If you’re needing some inspiration on a safari with a twist, then look no further than that of the walking safari. This incredibly understated activity possibly may invoke fear in some, that the guide will make you trek for miles in the searing heat, looking at small insignificant plants that have no meaning. Well, here we are to say, how very wrong you are. The walking safari is one of the most enjoyable, magical activities anyone could wish to partake in and here are a few reasons why and where we suggest you should go.

On a normal safari you will set off, coffee in hand, at around 5.30/6am, climbing into your comfy seats in a 4×4 Toyota cruiser, or Land Rover. You will cruise around in the 4×4 vehicle enjoying the sun rising and the animals waking up themselves, darting around to warm up from the chilly nights. This is, of course a very pleasurable experience. BUT you miss out on so much on even this short excursion from camp. On a walking safari, you will do the same thing; have your morning coffee at camp and you will meet your guide. You will not only meet your guide, but one of the local rangers, equipped with a rather over the top weapon – for ammunition enthusiasts, we may as well have you hooked already. This weapon is solely used to protect you and not to harm any animal either. You will set off on foot, treading carefully through the bush, with the fresh morning air beginning to warm as you make your merry way. Walking in single file, barely talking but listening intently to the early morning noises of the African bush. Your steps making rise to new and different smells of small plants and dusty earth. Your guide, who is ahead of you leading the way, raises his hand and comes to a stop. He looks long and hard at the ground, raises his head, looks around the area in which you have stopped at, then back at the ground again, hard. You stay stock still, waiting for the next instruction, eager to find out what is going on and what magic he has discovered from the picture book that is the earth beneath your feet. The guide confers quietly with the ranger, muttering under their breath, pointing at the ground and then again in different directions, then back at the ground again. Finally, with bated breath, you hear the conclusion from the guide. There are lion tracks, or are they leopard? Possibly hyena… or it may be all three. Slowly but surely, the guide passes on the story of what may have happened in this spot only a couple of hours before.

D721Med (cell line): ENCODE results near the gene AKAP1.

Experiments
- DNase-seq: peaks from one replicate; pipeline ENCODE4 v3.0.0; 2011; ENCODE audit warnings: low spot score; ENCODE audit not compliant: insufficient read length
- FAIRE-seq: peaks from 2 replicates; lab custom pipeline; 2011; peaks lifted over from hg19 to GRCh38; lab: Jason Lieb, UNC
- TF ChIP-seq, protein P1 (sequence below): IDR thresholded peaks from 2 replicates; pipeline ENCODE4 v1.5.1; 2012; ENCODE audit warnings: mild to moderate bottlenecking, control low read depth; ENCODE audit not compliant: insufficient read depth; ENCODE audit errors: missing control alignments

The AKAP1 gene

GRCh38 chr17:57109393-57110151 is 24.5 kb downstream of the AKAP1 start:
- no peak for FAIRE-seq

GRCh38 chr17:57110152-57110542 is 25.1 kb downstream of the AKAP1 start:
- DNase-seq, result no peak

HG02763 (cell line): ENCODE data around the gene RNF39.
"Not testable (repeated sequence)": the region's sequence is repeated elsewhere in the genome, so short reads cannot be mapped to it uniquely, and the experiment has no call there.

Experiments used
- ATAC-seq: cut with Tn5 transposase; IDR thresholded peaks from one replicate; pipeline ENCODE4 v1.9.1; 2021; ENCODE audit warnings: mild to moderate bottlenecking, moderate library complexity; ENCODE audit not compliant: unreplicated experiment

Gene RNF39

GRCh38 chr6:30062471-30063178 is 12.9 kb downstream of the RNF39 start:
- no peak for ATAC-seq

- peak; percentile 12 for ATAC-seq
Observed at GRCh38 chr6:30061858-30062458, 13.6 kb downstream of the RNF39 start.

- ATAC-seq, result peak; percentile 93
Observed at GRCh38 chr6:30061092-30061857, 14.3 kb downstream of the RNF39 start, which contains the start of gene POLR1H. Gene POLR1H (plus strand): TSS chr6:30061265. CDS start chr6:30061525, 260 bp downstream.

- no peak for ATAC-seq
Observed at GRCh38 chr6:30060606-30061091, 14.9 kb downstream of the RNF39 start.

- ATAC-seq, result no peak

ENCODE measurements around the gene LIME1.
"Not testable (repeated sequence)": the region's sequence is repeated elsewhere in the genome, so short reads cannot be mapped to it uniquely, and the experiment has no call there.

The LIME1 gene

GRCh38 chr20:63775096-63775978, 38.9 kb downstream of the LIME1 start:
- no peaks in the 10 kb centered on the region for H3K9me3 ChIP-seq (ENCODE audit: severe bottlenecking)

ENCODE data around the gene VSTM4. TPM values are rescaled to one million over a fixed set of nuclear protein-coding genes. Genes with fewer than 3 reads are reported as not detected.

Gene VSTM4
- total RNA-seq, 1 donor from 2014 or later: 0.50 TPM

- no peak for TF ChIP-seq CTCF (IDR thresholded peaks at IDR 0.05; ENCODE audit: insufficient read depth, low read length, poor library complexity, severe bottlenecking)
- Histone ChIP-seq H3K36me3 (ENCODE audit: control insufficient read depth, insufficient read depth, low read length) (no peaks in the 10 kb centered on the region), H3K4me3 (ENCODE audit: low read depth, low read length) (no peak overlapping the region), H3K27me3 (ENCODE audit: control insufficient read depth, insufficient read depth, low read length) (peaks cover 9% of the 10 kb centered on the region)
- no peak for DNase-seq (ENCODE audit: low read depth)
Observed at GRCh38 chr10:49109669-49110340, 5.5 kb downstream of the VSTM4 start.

Walking safaris allow you to have a closer, in depth look at the drama that unveils every day within the African bush. From the life cycle of termites to honeybirds that have a symbiotic relationship with humans, you are bound to return from your walking safari bursting full of new knowledge and a new passion for the smaller things out there.

Next time we will let you know some of the best places to enjoy a walking safari, from Zambia, up to Tanzania and Kenya, we will let you know!